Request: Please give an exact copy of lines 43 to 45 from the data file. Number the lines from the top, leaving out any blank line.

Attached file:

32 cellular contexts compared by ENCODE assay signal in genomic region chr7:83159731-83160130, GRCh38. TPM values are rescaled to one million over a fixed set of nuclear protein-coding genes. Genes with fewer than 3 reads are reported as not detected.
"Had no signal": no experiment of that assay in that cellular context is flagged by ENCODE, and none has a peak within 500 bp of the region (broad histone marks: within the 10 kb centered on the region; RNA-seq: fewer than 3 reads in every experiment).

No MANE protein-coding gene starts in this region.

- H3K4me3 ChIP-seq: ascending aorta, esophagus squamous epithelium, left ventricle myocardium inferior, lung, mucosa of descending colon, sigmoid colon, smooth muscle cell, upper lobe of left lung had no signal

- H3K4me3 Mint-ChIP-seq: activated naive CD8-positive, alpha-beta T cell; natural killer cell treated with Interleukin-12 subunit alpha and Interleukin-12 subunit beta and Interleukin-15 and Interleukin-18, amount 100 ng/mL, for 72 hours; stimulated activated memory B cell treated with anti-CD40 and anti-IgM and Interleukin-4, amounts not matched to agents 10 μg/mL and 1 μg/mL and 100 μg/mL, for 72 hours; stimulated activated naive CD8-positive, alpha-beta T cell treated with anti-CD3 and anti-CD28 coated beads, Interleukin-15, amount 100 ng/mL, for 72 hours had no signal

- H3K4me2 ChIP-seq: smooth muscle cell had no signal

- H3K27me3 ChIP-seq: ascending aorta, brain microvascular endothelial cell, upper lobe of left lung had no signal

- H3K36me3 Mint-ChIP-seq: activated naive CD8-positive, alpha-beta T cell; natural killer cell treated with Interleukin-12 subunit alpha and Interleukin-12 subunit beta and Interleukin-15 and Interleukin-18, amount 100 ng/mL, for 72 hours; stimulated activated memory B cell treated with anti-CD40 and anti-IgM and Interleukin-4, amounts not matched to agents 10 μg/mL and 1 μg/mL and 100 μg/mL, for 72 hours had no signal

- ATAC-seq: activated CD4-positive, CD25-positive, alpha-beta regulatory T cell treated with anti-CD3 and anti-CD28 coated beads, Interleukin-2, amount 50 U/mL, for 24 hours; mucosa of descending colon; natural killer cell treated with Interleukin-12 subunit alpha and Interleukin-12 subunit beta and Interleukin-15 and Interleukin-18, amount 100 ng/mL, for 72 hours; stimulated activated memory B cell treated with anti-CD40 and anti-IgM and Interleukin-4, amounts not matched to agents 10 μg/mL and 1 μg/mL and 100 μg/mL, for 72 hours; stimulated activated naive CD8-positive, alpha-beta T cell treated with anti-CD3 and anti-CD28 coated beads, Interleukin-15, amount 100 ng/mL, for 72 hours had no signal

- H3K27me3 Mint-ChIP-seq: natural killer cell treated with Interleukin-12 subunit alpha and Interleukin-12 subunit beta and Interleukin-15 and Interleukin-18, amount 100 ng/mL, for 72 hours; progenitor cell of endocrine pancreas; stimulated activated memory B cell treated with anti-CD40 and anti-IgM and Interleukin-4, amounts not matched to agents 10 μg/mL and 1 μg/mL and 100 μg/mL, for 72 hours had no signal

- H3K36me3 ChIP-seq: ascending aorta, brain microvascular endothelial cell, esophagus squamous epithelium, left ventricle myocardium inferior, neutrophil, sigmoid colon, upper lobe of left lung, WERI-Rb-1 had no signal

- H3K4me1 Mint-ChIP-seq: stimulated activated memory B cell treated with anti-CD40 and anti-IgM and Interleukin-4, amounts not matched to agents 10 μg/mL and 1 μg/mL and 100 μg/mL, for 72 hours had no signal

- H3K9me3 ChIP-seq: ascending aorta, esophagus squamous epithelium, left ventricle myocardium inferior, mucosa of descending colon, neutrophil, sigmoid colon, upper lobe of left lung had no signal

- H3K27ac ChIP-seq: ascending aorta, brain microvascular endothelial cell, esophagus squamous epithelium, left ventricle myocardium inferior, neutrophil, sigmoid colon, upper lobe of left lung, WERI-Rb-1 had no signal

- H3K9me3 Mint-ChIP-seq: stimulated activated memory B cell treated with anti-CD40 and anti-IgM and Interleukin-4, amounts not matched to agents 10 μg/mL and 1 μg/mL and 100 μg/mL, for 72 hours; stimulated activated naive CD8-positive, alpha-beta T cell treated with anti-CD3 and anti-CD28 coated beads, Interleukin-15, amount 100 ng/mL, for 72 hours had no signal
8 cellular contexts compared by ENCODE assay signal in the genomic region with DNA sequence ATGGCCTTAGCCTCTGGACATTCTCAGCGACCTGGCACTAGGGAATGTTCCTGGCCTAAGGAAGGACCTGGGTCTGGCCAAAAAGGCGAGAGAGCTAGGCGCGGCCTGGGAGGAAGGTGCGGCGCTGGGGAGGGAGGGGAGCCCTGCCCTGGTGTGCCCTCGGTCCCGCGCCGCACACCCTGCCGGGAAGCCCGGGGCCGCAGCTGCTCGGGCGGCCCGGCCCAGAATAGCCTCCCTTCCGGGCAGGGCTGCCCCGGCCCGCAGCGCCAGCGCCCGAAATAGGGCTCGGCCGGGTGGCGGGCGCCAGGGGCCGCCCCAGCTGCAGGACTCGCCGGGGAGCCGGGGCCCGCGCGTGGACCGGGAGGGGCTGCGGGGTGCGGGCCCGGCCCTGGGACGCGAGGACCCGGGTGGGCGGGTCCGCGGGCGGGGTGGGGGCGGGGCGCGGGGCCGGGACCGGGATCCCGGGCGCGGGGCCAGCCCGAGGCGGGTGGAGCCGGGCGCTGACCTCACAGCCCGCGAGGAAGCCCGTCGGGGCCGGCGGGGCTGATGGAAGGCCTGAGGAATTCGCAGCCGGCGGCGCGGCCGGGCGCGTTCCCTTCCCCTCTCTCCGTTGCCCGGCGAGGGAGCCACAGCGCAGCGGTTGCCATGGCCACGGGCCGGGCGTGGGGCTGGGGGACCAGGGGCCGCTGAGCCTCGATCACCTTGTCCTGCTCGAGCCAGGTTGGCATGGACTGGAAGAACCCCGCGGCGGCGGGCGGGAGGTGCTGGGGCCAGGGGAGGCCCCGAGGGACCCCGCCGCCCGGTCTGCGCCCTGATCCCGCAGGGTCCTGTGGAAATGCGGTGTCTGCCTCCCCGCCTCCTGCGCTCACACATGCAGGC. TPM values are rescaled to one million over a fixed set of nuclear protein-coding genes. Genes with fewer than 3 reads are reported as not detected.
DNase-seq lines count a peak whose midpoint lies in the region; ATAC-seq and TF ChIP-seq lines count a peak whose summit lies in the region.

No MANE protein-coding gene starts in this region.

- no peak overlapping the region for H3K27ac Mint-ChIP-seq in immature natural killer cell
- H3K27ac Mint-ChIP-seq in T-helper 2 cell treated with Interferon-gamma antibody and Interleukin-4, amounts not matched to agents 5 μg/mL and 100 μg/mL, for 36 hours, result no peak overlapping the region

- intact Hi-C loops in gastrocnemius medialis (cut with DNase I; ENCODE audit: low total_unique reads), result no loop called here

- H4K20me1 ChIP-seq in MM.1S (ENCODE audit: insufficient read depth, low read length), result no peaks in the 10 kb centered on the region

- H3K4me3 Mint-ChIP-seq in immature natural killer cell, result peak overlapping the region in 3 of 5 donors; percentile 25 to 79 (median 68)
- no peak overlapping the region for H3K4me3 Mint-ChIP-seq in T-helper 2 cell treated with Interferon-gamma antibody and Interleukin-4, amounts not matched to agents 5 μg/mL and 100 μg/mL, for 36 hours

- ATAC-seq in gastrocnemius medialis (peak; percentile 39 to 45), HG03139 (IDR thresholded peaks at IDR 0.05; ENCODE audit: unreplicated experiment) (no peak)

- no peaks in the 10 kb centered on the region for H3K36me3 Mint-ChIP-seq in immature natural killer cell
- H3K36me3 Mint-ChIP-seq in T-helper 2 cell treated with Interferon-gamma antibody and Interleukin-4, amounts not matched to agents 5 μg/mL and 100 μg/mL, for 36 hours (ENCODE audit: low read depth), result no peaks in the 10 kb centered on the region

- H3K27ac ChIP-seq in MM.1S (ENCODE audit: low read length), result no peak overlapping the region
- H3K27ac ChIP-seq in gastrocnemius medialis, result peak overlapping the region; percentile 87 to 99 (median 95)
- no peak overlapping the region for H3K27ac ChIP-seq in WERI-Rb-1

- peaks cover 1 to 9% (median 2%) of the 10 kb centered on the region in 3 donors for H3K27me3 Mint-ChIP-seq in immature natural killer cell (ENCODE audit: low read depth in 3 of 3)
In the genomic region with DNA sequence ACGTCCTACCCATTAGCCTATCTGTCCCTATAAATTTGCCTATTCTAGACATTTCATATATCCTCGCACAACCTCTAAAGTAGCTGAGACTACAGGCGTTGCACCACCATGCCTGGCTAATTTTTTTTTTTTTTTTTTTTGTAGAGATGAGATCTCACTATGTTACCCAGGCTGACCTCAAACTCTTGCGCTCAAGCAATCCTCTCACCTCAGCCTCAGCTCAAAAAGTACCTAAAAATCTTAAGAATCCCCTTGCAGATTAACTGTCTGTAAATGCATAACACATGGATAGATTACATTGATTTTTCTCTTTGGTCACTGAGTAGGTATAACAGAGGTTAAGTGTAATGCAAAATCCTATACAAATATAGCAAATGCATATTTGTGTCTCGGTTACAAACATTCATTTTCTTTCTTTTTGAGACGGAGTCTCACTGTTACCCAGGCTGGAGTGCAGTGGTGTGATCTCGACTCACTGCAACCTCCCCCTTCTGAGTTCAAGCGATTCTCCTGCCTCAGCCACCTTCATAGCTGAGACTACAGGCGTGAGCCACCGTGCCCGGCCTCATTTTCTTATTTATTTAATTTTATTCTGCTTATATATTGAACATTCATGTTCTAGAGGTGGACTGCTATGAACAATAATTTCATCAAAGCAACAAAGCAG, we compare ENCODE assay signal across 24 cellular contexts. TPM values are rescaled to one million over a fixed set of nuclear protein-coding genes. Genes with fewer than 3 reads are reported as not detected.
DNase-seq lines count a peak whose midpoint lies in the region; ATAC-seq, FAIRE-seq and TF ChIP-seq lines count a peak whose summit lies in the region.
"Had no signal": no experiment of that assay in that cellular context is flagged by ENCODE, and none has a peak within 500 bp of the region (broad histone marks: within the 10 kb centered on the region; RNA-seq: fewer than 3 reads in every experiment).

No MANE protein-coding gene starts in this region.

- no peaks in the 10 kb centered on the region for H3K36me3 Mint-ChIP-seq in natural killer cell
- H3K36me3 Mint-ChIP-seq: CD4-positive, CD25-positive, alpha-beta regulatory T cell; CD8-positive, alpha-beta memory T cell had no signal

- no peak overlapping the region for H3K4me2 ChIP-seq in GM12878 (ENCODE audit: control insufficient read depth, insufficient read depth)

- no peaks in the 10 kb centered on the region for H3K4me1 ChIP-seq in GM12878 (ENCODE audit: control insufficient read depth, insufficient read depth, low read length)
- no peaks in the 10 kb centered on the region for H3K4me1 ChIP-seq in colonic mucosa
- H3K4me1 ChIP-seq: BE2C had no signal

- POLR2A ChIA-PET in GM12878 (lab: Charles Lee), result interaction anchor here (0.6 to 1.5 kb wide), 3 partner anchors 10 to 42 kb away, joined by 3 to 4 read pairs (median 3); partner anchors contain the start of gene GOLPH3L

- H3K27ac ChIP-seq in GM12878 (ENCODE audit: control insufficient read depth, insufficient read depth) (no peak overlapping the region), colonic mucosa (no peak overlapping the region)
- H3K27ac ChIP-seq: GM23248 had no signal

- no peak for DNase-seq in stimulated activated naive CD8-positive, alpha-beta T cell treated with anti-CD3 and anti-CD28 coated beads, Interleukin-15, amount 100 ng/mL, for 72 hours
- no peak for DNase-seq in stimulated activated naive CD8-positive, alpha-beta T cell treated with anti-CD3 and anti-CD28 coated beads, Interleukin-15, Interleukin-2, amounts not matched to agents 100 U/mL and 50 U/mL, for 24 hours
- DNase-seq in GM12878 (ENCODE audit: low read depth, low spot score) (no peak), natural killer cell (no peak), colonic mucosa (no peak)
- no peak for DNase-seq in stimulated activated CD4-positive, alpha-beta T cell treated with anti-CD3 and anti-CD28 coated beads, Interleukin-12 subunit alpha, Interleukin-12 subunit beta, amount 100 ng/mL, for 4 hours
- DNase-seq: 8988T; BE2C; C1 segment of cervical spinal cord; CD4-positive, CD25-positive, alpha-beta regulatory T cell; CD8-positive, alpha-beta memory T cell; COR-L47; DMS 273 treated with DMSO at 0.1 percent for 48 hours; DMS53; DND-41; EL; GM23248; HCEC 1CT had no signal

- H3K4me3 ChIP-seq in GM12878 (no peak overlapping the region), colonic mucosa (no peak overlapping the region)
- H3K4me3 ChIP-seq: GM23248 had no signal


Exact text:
- H3K27ac ChIP-seq in GM12878 (ENCODE audit: control insufficient read depth, insufficient read depth) (no peak overlapping the region), colonic mucosa (no peak overlapping the region)
- H3K27ac ChIP-seq: GM23248 had no signal

- no peak for DNase-seq in stimulated activated naive CD8-positive, alpha-beta T cell treated with anti-CD3 and anti-CD28 coated beads, Interleukin-15, amount 100 ng/mL, for 72 hours